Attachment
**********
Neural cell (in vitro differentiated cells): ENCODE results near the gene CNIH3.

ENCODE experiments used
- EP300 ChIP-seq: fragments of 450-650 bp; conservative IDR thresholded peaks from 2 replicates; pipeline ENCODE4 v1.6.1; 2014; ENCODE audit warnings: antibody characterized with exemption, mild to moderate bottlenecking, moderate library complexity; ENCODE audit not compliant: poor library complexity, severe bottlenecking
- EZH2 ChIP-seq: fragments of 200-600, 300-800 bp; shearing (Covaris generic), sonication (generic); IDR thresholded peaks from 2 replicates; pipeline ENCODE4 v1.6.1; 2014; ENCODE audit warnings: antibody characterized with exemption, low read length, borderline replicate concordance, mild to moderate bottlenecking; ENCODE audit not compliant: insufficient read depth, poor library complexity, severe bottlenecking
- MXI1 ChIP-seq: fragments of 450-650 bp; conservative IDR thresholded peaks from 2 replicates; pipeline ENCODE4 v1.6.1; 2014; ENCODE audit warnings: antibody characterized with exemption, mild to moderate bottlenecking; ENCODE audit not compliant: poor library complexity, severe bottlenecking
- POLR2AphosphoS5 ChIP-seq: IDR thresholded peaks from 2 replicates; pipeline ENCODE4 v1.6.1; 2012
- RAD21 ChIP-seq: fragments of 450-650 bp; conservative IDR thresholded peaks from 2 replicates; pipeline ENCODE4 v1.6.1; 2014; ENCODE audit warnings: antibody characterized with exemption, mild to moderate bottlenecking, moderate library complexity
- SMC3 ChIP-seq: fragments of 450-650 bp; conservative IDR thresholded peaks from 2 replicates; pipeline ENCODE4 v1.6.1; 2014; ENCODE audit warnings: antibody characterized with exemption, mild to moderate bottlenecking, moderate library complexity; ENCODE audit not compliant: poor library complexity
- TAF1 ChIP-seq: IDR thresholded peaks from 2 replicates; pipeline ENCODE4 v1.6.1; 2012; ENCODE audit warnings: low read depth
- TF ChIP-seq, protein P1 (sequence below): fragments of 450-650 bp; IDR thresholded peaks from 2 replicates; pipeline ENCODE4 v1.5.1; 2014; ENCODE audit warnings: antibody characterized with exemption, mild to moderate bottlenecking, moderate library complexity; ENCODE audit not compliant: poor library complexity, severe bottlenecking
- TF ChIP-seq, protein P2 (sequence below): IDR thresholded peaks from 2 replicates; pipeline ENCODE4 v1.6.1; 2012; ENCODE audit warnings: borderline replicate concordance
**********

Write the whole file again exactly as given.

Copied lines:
Neural cell (in vitro differentiated cells): ENCODE results near the gene CNIH3.

ENCODE experiments used
- EP300 ChIP-seq: fragments of 450-650 bp; conservative IDR thresholded peaks from 2 replicates; pipeline ENCODE4 v1.6.1; 2014; ENCODE audit warnings: antibody characterized with exemption, mild to moderate bottlenecking, moderate library complexity; ENCODE audit not compliant: poor library complexity, severe bottlenecking
- EZH2 ChIP-seq: fragments of 200-600, 300-800 bp; shearing (Covaris generic), sonication (generic); IDR thresholded peaks from 2 replicates; pipeline ENCODE4 v1.6.1; 2014; ENCODE audit warnings: antibody characterized with exemption, low read length, borderline replicate concordance, mild to moderate bottlenecking; ENCODE audit not compliant: insufficient read depth, poor library complexity, severe bottlenecking
- MXI1 ChIP-seq: fragments of 450-650 bp; conservative IDR thresholded peaks from 2 replicates; pipeline ENCODE4 v1.6.1; 2014; ENCODE audit warnings: antibody characterized with exemption, mild to moderate bottlenecking; ENCODE audit not compliant: poor library complexity, severe bottlenecking
- POLR2AphosphoS5 ChIP-seq: IDR thresholded peaks from 2 replicates; pipeline ENCODE4 v1.6.1; 2012
- RAD21 ChIP-seq: fragments of 450-650 bp; conservative IDR thresholded peaks from 2 replicates; pipeline ENCODE4 v1.6.1; 2014; ENCODE audit warnings: antibody characterized with exemption, mild to moderate bottlenecking, moderate library complexity
- SMC3 ChIP-seq: fragments of 450-650 bp; conservative IDR thresholded peaks from 2 replicates; pipeline ENCODE4 v1.6.1; 2014; ENCODE audit warnings: antibody characterized with exemption, mild to moderate bottlenecking, moderate library complexity; ENCODE audit not compliant: poor library complexity
- TAF1 ChIP-seq: IDR thresholded peaks from 2 replicates; pipeline ENCODE4 v1.6.1; 2012; ENCODE audit warnings: low read depth
- TF ChIP-seq, protein P1 (sequence below): fragments of 450-650 bp; IDR thresholded peaks from 2 replicates; pipeline ENCODE4 v1.5.1; 2014; ENCODE audit warnings: antibody characterized with exemption, mild to moderate bottlenecking, moderate library complexity; ENCODE audit not compliant: poor library complexity, severe bottlenecking
- TF ChIP-seq, protein P2 (sequence below): IDR thresholded peaks from 2 replicates; pipeline ENCODE4 v1.6.1; 2012; ENCODE audit warnings: borderline replicate concordance